Chromosomal replication must be limited to once and only once per cell cycle. This is accomplished by multiple regulatory pathways that govern initiator proteins and replication origins. A principal feature of DNA replication is the coupling of the replication reaction to negative-feedback regulation. Some of the factors that are important in this process have been discovered, including the clamp (DNA polymerase III subunit-Β (DnaN)), the datA locus, SeqA, DnaA homologue protein (Hda) and YabA, as well as factors that are involved at other stages of the regulatory mechanism, such as DnaA initiator-associating protein (DiaA), the DnaA-reactivating sequence (DARS) loci and Soj. Here, we describe the regulation of DnaA, one of the central proteins involved in bacterial DNA replication, by these factors in Escherichia coli, Bacillus subtilis and Caulobacter crescentus.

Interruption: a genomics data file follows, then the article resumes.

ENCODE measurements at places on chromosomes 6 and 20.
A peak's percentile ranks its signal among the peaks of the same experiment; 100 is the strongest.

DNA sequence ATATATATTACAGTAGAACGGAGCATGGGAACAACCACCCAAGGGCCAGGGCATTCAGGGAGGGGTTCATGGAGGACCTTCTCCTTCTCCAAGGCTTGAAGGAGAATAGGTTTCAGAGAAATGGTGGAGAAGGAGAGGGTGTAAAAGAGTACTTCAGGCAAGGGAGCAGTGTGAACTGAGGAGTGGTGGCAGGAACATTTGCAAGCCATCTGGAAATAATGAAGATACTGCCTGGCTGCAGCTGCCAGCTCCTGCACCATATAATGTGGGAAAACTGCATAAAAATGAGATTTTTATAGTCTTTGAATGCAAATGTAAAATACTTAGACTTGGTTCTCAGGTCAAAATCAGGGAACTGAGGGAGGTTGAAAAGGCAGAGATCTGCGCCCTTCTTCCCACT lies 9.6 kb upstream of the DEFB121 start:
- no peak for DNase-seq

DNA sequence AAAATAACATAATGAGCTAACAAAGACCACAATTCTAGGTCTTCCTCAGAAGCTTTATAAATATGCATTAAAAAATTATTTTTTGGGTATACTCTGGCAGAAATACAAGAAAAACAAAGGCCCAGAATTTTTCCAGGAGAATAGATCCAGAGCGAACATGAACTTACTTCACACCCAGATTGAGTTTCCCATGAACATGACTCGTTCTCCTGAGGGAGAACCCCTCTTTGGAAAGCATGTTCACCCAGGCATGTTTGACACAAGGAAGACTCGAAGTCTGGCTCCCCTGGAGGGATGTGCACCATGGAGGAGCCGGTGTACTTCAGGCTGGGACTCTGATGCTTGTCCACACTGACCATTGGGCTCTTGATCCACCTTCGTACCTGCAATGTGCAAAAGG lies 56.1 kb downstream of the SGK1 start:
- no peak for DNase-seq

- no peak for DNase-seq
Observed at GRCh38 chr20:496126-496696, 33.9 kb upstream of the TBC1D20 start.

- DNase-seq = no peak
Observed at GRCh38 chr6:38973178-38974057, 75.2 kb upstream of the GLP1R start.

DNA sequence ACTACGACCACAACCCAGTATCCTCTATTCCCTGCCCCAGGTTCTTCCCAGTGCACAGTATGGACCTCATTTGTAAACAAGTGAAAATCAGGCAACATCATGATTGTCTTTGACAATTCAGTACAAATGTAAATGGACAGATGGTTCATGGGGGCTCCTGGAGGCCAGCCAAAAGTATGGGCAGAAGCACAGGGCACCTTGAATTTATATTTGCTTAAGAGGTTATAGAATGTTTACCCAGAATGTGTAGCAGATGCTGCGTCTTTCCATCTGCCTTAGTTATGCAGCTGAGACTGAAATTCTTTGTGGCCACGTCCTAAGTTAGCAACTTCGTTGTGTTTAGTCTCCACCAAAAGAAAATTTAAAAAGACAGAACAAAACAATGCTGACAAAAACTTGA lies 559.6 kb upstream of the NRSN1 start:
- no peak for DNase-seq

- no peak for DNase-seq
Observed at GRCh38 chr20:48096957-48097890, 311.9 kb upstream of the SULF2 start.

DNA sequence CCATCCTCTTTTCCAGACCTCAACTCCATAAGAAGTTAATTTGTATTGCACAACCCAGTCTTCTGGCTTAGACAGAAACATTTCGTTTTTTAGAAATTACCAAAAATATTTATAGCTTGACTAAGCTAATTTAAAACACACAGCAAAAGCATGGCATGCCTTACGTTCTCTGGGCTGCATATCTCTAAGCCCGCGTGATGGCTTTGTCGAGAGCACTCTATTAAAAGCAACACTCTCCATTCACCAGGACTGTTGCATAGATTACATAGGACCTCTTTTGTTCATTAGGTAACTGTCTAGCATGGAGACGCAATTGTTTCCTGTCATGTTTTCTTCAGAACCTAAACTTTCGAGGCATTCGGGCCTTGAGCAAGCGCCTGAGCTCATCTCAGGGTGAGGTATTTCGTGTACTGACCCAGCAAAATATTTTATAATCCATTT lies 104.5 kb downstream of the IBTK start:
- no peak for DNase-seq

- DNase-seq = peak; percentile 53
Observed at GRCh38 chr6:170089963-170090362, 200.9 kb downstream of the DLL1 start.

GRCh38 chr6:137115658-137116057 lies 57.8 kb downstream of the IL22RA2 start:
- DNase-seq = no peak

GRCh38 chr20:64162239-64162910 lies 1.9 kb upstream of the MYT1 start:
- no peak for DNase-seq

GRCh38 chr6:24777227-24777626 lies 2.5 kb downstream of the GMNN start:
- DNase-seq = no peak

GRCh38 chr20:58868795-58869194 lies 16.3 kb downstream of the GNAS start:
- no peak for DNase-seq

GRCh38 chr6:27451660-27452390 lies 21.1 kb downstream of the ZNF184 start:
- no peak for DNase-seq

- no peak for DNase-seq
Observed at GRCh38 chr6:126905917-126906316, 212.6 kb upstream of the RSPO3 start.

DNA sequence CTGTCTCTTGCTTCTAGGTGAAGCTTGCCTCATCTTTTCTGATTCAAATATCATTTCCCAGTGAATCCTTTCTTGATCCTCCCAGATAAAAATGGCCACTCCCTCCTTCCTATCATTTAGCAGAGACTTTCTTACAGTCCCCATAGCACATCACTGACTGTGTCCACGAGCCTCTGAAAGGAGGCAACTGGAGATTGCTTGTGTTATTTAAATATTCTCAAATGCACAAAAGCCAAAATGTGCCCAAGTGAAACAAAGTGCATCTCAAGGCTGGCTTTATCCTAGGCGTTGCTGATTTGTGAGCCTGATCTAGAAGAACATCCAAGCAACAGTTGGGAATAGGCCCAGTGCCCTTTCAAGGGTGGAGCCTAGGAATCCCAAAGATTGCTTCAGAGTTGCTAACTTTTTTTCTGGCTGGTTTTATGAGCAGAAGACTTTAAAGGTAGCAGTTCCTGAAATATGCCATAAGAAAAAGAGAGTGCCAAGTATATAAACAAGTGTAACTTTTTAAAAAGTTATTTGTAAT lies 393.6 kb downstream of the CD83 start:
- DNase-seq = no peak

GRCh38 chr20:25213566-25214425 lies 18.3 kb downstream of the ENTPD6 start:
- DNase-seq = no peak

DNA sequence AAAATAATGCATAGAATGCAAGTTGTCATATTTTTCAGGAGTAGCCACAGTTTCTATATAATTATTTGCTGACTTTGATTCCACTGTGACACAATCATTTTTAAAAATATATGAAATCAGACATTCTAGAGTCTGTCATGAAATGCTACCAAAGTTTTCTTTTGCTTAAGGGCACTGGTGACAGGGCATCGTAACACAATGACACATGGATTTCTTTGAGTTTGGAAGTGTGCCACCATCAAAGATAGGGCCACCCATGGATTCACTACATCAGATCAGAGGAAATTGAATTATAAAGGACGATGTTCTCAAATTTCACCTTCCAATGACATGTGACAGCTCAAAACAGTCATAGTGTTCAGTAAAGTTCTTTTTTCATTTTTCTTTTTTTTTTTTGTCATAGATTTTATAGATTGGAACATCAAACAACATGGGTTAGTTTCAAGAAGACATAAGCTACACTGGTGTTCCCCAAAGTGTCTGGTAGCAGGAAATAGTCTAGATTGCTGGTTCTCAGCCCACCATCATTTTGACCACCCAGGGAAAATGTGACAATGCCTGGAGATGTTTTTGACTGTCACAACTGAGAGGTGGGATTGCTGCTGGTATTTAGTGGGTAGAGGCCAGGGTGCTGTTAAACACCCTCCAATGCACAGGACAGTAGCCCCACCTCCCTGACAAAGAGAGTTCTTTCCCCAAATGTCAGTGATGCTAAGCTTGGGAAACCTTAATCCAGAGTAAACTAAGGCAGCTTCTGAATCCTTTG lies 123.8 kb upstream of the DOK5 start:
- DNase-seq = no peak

All Science Journal Classification (ASJC) codes
- General Immunology and Microbiology
- Infectious Diseases